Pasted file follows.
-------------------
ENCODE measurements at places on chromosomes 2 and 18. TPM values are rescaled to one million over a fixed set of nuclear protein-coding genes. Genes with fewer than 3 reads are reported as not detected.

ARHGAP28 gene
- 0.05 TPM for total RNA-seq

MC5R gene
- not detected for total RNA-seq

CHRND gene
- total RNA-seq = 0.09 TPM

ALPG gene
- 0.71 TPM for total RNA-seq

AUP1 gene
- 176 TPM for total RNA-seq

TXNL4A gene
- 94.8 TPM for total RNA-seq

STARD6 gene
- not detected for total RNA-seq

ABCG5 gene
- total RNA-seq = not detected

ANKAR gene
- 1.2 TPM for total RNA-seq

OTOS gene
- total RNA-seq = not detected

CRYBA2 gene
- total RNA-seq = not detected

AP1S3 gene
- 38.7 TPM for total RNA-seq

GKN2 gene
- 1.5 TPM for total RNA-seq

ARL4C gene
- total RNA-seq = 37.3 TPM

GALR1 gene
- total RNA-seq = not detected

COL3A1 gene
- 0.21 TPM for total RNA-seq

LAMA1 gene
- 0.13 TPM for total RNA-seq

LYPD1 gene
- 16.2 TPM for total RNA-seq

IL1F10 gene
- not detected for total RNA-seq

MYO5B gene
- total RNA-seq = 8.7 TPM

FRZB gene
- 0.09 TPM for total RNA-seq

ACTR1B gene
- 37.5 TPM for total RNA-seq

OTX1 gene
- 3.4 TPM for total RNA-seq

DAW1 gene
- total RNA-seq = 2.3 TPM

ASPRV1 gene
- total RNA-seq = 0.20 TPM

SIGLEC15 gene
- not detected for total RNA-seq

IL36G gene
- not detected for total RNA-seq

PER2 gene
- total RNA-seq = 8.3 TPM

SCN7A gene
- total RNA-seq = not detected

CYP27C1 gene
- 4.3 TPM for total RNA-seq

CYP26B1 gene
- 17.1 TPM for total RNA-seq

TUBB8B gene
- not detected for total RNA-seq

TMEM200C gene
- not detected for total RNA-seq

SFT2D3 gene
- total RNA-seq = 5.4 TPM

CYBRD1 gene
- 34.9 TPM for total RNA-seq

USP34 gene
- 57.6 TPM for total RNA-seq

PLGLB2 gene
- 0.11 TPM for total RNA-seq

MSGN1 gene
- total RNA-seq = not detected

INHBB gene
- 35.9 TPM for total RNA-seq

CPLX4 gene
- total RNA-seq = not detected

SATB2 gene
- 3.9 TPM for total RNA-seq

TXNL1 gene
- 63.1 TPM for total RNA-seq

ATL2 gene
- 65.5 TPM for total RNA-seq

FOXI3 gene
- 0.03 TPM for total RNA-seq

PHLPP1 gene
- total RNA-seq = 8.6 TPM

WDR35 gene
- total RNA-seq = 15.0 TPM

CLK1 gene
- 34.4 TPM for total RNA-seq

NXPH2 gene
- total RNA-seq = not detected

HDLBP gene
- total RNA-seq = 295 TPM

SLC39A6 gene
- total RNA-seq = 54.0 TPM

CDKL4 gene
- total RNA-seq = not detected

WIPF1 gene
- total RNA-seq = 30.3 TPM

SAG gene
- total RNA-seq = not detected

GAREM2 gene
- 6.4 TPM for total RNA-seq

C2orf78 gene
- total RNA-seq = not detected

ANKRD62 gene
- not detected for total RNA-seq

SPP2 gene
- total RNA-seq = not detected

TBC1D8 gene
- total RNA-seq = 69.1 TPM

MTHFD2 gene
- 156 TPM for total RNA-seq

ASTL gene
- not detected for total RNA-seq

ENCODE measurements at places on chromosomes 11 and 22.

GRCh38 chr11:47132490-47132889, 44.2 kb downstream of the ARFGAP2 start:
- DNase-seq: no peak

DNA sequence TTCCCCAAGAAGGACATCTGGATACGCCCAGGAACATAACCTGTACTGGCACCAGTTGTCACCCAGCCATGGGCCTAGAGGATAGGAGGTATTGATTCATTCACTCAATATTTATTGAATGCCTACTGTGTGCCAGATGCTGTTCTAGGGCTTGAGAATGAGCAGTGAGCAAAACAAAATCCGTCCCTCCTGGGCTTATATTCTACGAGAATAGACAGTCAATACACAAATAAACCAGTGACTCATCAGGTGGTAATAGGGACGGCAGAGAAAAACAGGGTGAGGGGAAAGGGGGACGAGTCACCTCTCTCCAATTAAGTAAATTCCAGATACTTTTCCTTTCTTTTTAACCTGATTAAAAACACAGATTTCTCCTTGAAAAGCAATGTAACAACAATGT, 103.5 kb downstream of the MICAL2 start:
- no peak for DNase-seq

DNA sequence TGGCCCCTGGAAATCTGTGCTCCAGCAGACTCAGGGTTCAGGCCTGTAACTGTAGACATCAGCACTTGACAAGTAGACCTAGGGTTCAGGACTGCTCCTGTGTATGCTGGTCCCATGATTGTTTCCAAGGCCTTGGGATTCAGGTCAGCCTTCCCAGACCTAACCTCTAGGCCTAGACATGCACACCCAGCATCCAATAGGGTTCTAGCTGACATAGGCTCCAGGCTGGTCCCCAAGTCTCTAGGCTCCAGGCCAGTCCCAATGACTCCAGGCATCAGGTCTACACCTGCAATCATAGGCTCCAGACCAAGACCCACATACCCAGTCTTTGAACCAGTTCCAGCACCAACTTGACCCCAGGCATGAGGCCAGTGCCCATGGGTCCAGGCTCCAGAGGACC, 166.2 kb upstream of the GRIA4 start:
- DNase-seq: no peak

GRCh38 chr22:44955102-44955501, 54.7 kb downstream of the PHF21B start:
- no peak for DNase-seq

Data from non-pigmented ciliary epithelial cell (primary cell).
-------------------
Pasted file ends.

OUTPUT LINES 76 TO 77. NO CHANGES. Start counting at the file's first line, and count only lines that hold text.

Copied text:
MSGN1 gene
- total RNA-seq = not detected